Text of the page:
70 percent of companies have dedicated SaaS security teams


Organizations have prioritized investments in SaaS security; 70 percent have created dedicated SaaS security teams despite economic uncertainty and workforce reductions.

A new report from the Cloud Security Alliance (CSA), commissioned by cloud security specialist Adaptive Shield, also shows that 39 percent of organizations are increasing their SaaS cybersecurity budgets compared to last year.

“These results come after a year in which economic uncertainty and layoffs made headlines and speak volumes about organizations’ realization that even the most secure systems are vulnerable to increasingly inventive threat actors,” said Hillary Baron, lead author and senior technical director for research. at Cloud Security Alliance.

The research shows that SaaS-specific security roles exist. 57 percent of respondents have a SaaS security team of at least two dedicated full-time employees and another 13 percent have one dedicated full-time employee assigned.

This appears to be paying off: 25 percent of respondents say they have experienced a SaaS security incident in the past two years, compared to 53 percent last year. The most common security incidents are data breaches (52 percent) and data breaches (50 percent), followed by unauthorized access (44 percent) and malicious applications (38 percent).

However, organizations still struggle with managing misconfigurations, connected apps, and understanding security risks. The most difficult areas to manage in SaaS security, according to respondents, are gaining visibility into business-critical apps (73 percent); tracking and monitoring security risks of connected third-party apps (65 percent); detecting and resolving SaaS misconfigurations (65 percent); guaranteeing data management and privacy (63 percent); and aligning SaaS application settings with compliance standards (61 percent). These challenges arise from the use of tools such as CASB and manual audits. Companies that have implemented SaaS Security Posture Management (SSPM) are more than twice as likely to have full visibility into their SaaS stack: 62 percent of these organizations can monitor more than 75 percent of their SaaS environment compared to those that use other tools and manual processes in their strategy (31 percent).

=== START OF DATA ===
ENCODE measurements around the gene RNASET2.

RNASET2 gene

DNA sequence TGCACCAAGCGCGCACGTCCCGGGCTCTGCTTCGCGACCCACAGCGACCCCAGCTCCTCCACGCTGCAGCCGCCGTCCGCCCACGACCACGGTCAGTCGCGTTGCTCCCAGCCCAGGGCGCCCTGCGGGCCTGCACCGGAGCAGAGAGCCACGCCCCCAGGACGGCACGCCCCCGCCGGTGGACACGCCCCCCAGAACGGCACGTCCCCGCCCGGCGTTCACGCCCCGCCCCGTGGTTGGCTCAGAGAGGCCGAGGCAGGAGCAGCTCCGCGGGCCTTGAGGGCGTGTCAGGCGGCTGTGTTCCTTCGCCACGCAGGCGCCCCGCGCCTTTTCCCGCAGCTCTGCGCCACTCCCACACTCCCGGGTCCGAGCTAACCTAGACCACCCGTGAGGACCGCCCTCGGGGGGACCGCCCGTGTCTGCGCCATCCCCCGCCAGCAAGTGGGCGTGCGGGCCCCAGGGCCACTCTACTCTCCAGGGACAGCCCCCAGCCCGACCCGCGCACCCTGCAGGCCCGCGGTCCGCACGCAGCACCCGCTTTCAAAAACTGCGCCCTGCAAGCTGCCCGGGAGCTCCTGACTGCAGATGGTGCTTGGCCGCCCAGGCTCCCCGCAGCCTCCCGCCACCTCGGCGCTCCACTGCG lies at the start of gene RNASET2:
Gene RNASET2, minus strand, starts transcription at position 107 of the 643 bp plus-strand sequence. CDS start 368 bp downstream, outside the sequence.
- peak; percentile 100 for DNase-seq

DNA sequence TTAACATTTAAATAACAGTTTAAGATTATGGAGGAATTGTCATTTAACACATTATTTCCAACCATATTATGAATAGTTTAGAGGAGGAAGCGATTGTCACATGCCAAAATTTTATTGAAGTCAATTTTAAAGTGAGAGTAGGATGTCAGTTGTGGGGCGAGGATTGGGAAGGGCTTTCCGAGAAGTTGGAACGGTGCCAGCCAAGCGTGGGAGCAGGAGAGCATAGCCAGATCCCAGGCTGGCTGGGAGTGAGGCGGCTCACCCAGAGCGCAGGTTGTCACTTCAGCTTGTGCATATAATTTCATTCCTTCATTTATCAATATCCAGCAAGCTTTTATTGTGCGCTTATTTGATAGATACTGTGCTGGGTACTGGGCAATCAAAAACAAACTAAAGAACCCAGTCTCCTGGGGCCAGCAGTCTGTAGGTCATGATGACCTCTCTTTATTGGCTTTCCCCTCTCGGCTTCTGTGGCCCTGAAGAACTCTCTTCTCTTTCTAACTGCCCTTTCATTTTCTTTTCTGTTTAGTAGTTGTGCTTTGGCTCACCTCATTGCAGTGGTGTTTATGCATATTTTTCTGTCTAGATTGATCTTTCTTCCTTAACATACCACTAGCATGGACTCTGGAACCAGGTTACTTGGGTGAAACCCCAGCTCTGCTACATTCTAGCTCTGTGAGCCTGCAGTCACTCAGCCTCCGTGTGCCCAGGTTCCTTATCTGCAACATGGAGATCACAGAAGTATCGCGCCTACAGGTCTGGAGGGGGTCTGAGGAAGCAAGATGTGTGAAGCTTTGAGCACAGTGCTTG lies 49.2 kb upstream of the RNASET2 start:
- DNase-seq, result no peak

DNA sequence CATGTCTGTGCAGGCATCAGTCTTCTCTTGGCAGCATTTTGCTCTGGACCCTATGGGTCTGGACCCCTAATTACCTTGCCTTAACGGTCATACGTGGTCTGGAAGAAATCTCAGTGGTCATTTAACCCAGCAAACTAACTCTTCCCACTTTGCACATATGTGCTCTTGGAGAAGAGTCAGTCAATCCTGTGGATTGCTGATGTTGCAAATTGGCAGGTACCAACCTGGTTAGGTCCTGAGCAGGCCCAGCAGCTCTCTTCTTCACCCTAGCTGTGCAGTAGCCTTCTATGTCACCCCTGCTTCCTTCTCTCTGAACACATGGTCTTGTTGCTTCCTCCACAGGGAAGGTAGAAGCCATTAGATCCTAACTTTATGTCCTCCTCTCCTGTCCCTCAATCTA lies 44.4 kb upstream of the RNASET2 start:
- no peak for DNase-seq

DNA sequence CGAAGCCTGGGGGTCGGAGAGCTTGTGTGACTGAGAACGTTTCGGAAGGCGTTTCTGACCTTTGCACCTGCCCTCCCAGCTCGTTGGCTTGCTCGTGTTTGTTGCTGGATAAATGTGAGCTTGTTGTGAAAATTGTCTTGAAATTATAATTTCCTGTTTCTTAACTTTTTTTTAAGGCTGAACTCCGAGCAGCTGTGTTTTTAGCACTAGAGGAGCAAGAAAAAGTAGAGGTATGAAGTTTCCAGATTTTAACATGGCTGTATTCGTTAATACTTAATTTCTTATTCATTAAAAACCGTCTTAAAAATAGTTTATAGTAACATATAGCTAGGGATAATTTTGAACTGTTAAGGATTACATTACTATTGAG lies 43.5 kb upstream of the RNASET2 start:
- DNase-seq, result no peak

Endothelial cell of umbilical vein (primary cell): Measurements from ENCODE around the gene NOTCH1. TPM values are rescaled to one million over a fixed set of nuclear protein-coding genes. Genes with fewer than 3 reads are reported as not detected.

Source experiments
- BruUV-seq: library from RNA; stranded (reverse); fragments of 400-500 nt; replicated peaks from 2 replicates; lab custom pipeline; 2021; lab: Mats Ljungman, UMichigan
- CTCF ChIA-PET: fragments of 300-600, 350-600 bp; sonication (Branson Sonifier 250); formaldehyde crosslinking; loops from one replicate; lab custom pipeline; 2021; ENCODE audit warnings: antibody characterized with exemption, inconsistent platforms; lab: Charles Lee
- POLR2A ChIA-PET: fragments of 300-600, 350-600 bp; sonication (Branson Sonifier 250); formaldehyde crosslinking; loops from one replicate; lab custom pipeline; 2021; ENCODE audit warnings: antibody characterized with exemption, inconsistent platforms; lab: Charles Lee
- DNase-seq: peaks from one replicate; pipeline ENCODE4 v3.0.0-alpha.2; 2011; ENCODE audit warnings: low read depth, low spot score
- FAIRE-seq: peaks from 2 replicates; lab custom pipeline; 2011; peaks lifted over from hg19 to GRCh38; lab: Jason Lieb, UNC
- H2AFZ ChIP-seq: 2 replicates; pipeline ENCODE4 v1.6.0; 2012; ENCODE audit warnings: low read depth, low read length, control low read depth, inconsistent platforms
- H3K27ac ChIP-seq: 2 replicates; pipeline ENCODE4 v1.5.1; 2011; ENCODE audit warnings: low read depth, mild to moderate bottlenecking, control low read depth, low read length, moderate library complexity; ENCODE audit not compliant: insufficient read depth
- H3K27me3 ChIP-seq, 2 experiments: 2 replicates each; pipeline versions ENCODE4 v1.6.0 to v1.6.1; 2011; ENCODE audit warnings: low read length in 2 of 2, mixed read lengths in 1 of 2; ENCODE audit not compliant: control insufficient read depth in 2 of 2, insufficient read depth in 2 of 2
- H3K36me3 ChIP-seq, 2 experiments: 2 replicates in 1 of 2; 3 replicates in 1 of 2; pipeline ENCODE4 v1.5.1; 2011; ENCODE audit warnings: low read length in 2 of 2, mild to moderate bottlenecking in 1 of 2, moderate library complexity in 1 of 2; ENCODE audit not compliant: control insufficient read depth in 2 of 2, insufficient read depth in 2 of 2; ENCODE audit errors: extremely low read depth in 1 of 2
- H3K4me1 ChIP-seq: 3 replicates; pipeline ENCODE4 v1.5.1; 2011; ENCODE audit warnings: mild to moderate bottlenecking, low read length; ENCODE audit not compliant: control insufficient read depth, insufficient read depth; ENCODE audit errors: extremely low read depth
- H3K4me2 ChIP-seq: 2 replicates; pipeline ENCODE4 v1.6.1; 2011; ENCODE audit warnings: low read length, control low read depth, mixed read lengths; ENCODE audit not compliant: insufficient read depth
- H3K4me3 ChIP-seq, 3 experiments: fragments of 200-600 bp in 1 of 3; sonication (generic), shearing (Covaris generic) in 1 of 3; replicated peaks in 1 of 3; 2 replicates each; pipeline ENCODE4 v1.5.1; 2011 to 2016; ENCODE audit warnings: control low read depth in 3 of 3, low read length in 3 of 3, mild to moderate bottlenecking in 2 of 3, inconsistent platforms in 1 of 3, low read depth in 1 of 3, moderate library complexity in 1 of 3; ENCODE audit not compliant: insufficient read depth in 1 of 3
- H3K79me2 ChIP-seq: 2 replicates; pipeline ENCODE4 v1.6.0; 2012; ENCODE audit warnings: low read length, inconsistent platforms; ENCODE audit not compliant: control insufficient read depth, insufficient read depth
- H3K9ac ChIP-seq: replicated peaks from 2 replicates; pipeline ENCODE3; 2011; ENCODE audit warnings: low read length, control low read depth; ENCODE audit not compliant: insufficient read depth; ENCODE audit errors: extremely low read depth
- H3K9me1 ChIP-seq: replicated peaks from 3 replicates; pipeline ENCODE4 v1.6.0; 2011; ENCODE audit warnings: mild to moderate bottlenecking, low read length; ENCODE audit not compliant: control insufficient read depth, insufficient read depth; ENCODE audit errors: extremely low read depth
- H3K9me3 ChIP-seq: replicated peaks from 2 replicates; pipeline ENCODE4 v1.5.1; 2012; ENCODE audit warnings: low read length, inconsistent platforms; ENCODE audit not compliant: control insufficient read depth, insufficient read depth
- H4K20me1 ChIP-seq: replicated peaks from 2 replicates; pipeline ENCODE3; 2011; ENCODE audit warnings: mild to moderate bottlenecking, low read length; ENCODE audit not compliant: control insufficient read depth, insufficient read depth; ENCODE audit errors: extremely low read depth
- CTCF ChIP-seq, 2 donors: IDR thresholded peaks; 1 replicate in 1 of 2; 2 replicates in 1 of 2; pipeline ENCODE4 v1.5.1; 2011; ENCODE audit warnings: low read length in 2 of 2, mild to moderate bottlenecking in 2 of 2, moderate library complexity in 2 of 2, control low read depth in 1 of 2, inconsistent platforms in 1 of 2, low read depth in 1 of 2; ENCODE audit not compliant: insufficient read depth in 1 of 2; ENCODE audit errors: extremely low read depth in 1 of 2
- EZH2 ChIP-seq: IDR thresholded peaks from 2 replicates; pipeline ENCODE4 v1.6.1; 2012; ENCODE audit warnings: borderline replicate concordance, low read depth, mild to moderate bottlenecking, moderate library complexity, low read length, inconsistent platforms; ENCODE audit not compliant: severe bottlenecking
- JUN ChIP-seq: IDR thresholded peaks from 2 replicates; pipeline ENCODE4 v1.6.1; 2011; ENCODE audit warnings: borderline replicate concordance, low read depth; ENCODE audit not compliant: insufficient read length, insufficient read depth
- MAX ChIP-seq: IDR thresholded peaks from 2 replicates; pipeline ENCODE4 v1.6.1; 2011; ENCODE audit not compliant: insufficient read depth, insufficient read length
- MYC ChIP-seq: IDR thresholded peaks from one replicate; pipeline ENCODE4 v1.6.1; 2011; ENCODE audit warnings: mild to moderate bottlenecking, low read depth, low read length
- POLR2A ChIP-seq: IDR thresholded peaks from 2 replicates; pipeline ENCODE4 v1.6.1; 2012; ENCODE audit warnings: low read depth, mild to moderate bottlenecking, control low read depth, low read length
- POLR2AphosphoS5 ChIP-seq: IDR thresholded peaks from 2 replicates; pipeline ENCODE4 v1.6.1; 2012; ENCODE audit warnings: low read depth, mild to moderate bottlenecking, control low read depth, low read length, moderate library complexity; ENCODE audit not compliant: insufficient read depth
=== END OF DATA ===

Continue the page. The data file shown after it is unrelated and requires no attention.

Maor Bin, CEO and co-founder of Adaptive Shield says:

To be well-equipped to tackle today’s most advanced threats, large enterprises now understand that investing in preventative methods is the right approach. Organizations have amassed a wide range of single-use tools, exposing them to new attack surfaces and forcing them to manage many different solutions.

I’m not surprised to see the big leap in SaaS maturity; this corresponds 100 percent to the exponential and fast-growing demand we identify in the market. Just as Cloud Security Posture Management (CSPM) covers every security use case across cloud infrastructures, SaaS Security Posture Management (SSPM) is all about the consolidation of SaaS security attack surfaces.

The full report is available on the CSA site.

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